Home Activities Taking the power of music to where people need it – The Spitz celebrates 10 years of using live music to transform lives

Taking the power of music to where people need it – The Spitz celebrates 10 years of using live music to transform lives

by Kirsty Kirsty

The Spitz Charitable Trust – which takes its name from the iconic London music venue where the charity’s founder and many of its musicians created years of magic – is celebrating 10 years of delivering brilliant, interactive live music that is improving peoples’ health and wellbeing note by note.

While The Spitz music venue closed its doors for the last time in 2007, its team continues to advocate for the power of music to help bring moments of joy and connection, albeit on a smaller, more intimate scale.

The Spitz was awarded charitable status on 12 December 2013 and, over the past ten years it has been changing lives with live music performances from some of the professionals who performed at the original Spitz venue.

Some of the UK’s finest musicians and singers such as Alice Zawadzki, Ben Hazleton and Marcus Bonfanti can now be seen providing intimate, participatory music sessions for those who need it most, from babies in intensive care to people who’ve suffered brain injuries and those receiving end of life care.

Every session, whether it is a public event or one-to-one, has the ultimate goal of easing anxiety, encouraging interaction and creating moments of joy.

Lauren Laverne, radio broadcaster and TV personality, visited The Spitz in 2021. She said: “To walk into this care home and hear those music sessions was just such a joy. Music connects us as human beings and is such an important part of who we are.”

The Spitz is celebrating its 10-year milestone with a party for residents and musicians at Bridgeside Lodge Care Home, Islington, where it has been based since 2018. It has allowed Spitz musicians to develop a really unique bond with residents and staff, which enables them to have an even greater impact.

Resident, JR (41), who had a severe brain injury two years ago, has been writing songs with Spitz musicians for the past year and will perform his latest song “I’ll go to bed when you’re gone” at the party. Sassy and loud, it is a true reflection of JR’s personality which has flourished as a result of his time with The Spitz.

Jane Glitre, Founding Director of The Spitz says: “For the last 10 years, we’ve been working with some of the world’s most talented jazz, folk and blues musicians, experimenting with and refining how to harness the power of music – to build connections and lift spirits – with a personalised approach. Our musicians develop meaningful relationships with our beneficiaries and their families and help them nurture memories and build new ones based on the music that ignites their souls. I’m so proud of what we’ve achieved and the impact we’ve been able to make.”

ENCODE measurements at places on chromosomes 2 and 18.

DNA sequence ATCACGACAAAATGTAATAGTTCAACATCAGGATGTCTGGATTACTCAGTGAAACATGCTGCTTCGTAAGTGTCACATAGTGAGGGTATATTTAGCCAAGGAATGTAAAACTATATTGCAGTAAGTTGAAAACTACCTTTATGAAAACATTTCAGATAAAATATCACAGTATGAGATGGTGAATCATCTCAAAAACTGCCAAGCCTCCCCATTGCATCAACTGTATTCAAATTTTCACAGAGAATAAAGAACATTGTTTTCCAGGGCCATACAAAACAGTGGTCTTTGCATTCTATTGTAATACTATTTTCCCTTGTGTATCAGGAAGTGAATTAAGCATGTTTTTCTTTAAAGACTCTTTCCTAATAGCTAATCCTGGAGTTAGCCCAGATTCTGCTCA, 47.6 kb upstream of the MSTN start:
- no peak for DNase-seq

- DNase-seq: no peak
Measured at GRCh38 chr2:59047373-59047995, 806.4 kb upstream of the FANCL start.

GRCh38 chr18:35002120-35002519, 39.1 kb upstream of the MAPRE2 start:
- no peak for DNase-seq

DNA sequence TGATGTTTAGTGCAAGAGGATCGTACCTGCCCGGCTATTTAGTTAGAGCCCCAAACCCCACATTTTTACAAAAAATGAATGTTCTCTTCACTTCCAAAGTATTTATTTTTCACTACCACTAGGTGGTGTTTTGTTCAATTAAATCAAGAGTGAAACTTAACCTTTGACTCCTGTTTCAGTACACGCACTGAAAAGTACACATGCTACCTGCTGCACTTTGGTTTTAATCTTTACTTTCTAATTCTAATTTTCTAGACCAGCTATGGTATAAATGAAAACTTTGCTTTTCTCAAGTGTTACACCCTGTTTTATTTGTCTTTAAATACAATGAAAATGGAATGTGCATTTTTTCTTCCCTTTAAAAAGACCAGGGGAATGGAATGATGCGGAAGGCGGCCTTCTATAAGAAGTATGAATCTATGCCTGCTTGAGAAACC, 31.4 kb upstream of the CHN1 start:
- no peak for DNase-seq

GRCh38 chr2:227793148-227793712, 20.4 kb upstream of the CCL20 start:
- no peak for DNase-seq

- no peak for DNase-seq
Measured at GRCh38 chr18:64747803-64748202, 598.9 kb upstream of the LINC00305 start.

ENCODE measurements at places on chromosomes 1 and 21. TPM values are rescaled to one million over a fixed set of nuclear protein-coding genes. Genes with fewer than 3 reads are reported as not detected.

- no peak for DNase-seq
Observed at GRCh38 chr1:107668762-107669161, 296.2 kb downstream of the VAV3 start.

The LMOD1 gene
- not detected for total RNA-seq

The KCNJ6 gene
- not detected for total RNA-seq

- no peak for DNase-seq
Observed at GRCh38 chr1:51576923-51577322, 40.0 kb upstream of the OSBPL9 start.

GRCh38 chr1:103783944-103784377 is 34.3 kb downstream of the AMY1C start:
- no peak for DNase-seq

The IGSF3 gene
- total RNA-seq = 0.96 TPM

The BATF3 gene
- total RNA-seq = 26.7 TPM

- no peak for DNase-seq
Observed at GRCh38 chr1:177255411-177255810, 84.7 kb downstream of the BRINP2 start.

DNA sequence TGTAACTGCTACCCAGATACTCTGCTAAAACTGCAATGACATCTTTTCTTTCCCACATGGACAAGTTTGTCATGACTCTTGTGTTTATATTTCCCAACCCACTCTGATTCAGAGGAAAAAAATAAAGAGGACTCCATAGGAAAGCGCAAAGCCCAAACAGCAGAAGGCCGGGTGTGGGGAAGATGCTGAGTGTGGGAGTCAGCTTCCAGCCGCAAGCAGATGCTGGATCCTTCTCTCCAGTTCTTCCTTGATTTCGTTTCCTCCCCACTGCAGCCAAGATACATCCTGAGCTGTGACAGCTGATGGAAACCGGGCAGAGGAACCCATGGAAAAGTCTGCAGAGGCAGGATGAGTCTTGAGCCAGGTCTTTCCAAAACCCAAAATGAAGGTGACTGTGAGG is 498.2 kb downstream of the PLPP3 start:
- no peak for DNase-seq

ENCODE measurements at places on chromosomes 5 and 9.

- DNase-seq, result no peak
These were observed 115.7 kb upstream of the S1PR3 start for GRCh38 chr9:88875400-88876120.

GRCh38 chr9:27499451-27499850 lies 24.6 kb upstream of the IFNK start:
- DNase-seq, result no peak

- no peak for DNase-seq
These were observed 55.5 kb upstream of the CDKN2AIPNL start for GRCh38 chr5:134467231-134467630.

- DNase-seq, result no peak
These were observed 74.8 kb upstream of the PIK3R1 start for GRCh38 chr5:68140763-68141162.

The Spitz’s work is a prime example of why many are now calling for music to become an integral part of healthcare. Recognition about the power of music to improve health and wellbeing has never been higher, and a coalition of high-profile partners including the National Academy for Social Prescribing, Music for Dementia and Universal Music UK have been working hard to launch new initiatives that will make an even greater impact.

Alison Teader from NAPA Arts in Care Homes says: “The Spitz is a best-in-class example of musical excellence. The quality and passion of its musicians is second to none, and the work it delivers at Bridgeside Lodge Care Home is outstanding.”

The Spitz has recently been invited to play at Great Ormond Street Hospital, where it has been performing everything from Taylor Swift and Ed Sheeran to Baby Shark. It is hoped that this new relationship with the children’s hospital will become a longstanding one, with work similar to that it does in Northwick Park Hospital (NPH).

NPH dementia consultant Dr Mahua Chatterjee and The Spitz recently organised a two-week pilot study to understand the impact live music had on patients’ moods. Some 88% of responses noted a change occurred after The Spitz performed.*

Alex Lukjaniec is the Matron for Older People and Dementia Services at NPH said of the study: “Reaching out to The Spitz was one of the best things we could have done. Not only are the musicians talented, but their compassion, kindness and empathy puts them miles ahead of any other ‘music charity’ we have had previous experience with. We’ve seen patients completely transform during sessions.”

To further mark turning 10, The Spitz is also launching a new website and PR campaign to raise awareness of the pioneering work, and running a new crowdfunding campaign in the new year. 

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